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Oufrane
Basic information Name: Oufrane
     This is an OFFICIAL meteorite name.
Abbreviation: There is no official abbreviation for this meteorite.
Observed fall: No
Year found: 1969
Country: Algeria
Mass:help 540 g
Classification
  history:
Meteoritical Bulletin:  MB 50  (1971)  L
NHM Catalogue:  5th Edition  (2000)  L
MetBase:  v. 7.1  (2006)  L
Recommended:  L    [explanation]

This is 1 of 52 approved meteorites classified as L.   [show all]
Search for other: L chondrites, Ordinary chondrites
Writeuphelp
Writeup from MB 50:
Warning: the following text was scanned and may contain character recognition errors. Refer to the original to be sure of accuracy.

DISCOVERY OF THE OUFRANE, ALGERIA, STONY METEORITE

Name: OUFRANE

Place of find: 20 m west and 120 m southwest from an empty 2001 petrol barrel, marked "Adrar 55 - Tiberrhamine 56," on the old main Timimoun-Adrar track called "Piste des Bidons" (Track of Barrels), 31 km south-southwest (300°) from the village of Oufrane, 57 km north-northeast (32°) from the city of Adrar (Touat Valley), Western Tademait Plateau, Algerian Sahara, Algeria.

28° 17'45"N, 0° 01'30"E.

Date of find: February 4, 1969, may have been a recent fall, see below.

Class and type: Stony. Veined olivine-hypersthene chondrite.

Number of individual specimens: 2

Total weight: 540 g (335 g and 205 g)

Circumstances of find: Two stones were found on February 4, 1969 by J. Ph. Lefranc, geologist at the Centre de Recherches sur les Zones Arides, C.N.R.S., Paris, collaborator with the Algerian Geological Survey. They were found 95 m apart on Quaternary sandy gravel overlying the Cretaceous Plateau. The large stone was intact, the small one had a broken surface. Peculiarly well preserved, the two stones had sharp points thrust into the sandy gravel that had been recently compacted by rain. They were marked by a few drops of rain on the top. The last rain before the discovery of the stones had been on the night of January 9 or 10, 1969. It can be presumed that the stones fell about the end of the rainfall on the morning of January 10, 1969.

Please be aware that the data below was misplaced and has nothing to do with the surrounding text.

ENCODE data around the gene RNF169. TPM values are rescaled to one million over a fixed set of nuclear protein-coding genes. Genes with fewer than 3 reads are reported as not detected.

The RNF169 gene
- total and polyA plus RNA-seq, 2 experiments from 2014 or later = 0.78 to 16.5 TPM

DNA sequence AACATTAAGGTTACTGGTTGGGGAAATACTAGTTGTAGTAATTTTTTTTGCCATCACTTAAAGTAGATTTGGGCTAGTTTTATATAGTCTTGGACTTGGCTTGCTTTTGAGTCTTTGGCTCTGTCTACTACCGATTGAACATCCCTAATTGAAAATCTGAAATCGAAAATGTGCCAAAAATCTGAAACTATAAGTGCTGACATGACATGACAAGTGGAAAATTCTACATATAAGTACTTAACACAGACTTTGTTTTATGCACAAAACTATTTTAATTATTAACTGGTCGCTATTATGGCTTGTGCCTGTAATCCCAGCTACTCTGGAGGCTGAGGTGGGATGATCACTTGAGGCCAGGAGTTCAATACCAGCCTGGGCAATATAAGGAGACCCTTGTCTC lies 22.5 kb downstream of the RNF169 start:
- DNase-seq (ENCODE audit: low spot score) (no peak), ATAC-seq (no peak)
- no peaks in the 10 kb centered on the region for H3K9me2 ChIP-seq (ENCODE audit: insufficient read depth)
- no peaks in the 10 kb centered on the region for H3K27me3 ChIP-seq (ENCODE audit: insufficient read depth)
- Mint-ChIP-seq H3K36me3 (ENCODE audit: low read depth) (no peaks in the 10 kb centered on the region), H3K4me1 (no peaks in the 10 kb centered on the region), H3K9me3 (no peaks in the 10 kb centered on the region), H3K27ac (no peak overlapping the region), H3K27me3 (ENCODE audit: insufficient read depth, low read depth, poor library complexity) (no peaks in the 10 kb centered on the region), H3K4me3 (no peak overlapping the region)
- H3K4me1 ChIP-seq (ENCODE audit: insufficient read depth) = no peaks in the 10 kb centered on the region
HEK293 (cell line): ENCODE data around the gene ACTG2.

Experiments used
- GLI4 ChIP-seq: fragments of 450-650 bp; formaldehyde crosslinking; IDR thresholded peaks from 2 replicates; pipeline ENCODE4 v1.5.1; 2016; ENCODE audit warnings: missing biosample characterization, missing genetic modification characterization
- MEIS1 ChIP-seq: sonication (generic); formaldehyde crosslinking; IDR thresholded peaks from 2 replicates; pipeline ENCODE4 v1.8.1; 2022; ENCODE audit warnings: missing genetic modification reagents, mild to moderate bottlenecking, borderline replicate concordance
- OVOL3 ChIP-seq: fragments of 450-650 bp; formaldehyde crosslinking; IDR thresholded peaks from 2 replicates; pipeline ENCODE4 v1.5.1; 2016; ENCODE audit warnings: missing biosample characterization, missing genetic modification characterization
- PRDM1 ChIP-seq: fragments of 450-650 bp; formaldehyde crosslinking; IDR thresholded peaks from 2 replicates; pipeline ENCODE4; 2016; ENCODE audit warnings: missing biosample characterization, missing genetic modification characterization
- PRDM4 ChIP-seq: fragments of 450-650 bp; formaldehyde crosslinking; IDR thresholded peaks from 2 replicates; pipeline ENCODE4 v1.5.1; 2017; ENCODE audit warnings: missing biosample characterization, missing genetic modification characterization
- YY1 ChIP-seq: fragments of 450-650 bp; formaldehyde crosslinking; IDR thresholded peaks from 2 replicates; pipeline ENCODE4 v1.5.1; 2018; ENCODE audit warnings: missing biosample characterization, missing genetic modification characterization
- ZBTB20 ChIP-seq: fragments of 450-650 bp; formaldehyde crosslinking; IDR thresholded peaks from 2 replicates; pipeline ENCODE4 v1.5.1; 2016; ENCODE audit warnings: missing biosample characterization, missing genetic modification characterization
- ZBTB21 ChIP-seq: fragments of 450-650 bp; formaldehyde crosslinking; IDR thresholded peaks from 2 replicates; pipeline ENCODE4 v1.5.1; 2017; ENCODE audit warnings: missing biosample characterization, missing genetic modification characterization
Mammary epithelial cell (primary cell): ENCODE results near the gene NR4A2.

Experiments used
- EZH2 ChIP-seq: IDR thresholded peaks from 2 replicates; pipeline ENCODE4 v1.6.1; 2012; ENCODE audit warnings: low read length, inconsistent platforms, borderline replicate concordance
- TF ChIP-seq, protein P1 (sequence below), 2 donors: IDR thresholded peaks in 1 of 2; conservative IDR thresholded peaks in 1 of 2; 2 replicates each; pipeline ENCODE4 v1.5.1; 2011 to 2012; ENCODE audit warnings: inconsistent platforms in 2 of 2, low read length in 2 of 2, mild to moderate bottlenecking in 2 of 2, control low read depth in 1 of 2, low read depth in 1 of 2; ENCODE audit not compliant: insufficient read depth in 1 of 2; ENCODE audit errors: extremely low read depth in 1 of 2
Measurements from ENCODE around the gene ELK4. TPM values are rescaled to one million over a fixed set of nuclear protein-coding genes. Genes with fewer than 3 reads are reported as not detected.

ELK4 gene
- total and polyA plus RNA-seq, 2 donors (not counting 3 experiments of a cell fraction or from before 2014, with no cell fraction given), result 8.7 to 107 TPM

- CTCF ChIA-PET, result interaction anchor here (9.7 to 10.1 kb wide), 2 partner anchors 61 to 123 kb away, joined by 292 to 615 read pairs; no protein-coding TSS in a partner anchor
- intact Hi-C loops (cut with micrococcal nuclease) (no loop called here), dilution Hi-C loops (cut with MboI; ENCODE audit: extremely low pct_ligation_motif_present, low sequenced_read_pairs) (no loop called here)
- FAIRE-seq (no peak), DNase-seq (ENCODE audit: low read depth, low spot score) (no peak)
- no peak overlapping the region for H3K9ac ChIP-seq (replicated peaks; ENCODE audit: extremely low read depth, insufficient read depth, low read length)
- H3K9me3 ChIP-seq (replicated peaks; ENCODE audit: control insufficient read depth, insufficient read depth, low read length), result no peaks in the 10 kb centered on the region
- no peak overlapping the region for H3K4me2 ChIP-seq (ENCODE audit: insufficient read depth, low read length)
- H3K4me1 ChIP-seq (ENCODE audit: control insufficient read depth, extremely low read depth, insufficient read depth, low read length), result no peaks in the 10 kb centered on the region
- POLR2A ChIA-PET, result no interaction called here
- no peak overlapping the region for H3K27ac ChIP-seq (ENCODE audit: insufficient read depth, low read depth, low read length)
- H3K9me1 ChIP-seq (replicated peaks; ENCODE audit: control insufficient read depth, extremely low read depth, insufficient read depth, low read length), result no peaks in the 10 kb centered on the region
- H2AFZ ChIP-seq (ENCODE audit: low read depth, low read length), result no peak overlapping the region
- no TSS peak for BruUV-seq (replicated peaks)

Source: Paul Pellas, Laboratoire de Mineralogie, Museum d'Histoire Naturelle, Paris.

Catalogs:
References: Published in Meteoritical Bulletin, no. 50, Meteoritics 6, 111-124 (1971)
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Geography:

Algeria
Coordinates:
     Catalogue of Meteorites:   (28° 17' 45"N, 0° 1' 30"E)
     Recommended::   (28° 17' 45"N, 0° 1' 30"E)

Statistics:
     This is 1 of 142 approved meteorites from Adrar, Algeria (plus 1 unapproved name)
     This is 1 of 961 approved meteorites from Algeria (plus 26 unapproved names) (plus 4 impact craters)
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